Development and Validation of a Treatment Integrity Measure of Classroom-Based Instructional Interventions in Early Childhood Settings
Co-Principal Investigator: Kevin Sutherland
Purpose: Many preschool children exhibit problem behaviors and pre-academic deficits that place them at risk for emotional and behavioral disorders. Evidence-based instructional practicesdelivered by teachers in classrooms have demonstrated positive effects for young children with problem behavior. Efforts to implement and evaluate the evidence-based programs (EBPs) for preschool children with problem behaviors across diverse early childhood classrooms face a number of implementation and evaluation barriers. One of these barriers is the lack of treatment integrity measures designed to assess implementation of EBPs in early childhood classrooms. The purpose of this project is to develop observational and teacher self-report treatment integrity measures designed to characterize the implementation of EBPs in early childhood classrooms.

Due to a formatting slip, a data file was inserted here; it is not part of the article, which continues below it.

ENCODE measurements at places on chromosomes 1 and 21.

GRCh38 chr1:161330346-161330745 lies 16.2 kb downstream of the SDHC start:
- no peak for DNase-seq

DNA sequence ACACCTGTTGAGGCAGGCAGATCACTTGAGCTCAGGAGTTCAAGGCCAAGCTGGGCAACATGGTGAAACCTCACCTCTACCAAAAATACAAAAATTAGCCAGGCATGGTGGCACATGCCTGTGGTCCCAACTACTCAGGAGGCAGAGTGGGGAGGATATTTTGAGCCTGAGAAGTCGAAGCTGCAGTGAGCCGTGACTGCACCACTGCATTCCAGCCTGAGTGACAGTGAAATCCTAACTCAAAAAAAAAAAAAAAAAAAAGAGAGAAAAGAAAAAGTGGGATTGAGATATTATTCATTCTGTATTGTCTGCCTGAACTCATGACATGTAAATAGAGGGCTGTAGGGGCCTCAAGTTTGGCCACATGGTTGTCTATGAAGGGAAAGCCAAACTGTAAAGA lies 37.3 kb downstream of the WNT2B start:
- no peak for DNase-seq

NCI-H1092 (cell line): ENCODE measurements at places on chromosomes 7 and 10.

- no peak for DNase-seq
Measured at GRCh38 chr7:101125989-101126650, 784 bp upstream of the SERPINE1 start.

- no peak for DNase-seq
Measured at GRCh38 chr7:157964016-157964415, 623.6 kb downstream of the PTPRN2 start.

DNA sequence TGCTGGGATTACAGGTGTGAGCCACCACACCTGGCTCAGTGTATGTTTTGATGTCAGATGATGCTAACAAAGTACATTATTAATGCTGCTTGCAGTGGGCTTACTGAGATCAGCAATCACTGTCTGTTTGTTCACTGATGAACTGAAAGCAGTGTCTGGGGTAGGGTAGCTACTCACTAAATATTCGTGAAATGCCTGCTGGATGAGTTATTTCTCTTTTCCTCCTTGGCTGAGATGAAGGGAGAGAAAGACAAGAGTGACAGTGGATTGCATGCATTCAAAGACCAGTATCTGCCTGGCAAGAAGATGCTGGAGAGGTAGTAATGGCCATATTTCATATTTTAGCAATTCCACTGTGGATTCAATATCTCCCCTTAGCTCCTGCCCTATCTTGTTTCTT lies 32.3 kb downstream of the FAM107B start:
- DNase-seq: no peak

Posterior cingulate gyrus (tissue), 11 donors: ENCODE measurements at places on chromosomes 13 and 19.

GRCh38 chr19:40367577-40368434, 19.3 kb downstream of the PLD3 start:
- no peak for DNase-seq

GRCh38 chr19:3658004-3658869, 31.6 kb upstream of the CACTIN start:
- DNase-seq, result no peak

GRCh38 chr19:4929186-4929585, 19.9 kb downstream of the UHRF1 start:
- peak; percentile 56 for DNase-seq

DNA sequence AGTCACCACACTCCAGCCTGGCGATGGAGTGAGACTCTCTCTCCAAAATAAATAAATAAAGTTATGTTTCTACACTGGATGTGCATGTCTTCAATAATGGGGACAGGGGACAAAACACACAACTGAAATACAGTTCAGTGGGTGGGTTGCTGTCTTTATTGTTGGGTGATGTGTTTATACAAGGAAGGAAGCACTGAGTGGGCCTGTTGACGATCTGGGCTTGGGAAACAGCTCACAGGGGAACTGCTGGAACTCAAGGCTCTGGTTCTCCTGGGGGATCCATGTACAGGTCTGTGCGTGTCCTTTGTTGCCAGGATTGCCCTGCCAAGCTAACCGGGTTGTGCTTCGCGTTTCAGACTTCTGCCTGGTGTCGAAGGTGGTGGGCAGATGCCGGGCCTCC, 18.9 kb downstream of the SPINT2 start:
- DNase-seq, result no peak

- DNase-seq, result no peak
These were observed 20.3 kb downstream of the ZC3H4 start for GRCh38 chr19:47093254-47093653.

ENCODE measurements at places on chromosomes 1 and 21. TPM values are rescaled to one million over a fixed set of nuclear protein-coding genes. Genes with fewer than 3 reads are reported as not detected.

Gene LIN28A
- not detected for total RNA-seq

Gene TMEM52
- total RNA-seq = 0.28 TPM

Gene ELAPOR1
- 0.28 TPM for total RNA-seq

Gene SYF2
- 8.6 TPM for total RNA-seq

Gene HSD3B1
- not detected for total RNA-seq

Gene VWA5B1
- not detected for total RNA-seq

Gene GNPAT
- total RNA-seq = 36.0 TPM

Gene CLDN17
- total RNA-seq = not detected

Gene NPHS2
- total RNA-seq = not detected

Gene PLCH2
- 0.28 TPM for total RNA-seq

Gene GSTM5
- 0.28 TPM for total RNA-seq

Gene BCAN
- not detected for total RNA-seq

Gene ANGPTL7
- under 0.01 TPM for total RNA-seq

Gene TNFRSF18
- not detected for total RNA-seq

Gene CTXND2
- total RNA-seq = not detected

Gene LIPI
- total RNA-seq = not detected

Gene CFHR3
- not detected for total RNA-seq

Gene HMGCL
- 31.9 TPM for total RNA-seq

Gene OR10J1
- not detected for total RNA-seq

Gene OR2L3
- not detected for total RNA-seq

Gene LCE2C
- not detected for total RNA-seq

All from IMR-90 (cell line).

Project Activities: The project will be carried out in three phases and researchers will incorporate data collected from classrooms participating in a previously funded IES Goal 3 grant, a randomized controlled trial evaluating the efficacy of the BEST in CLASS (BiC) early childhood program, to evaluate the initial psychometrics of the observational and teacher self-report integrity measures. In Phase I, the research team will develop and refine the treatment integrity measures, establishing score reliability and validity (content, construct). During Phase II, researchers will evaluate the generalizability and sensitivity of the integrity measures. The team will evaluate the utility of the observational measure during Phase III.
Products: The products of this project will include fully developed and validated observational and teacher self-report treatment integrity measures designed to characterize the implementation of EBPs delivered by teachers in early childhood classrooms. Peer reviewed publications will also be produced.
Setting: Data will be drawn from the one hundred and twenty early childhood classrooms across urban cities in Virginia which are participating in an existing BiC efficacy trial are included.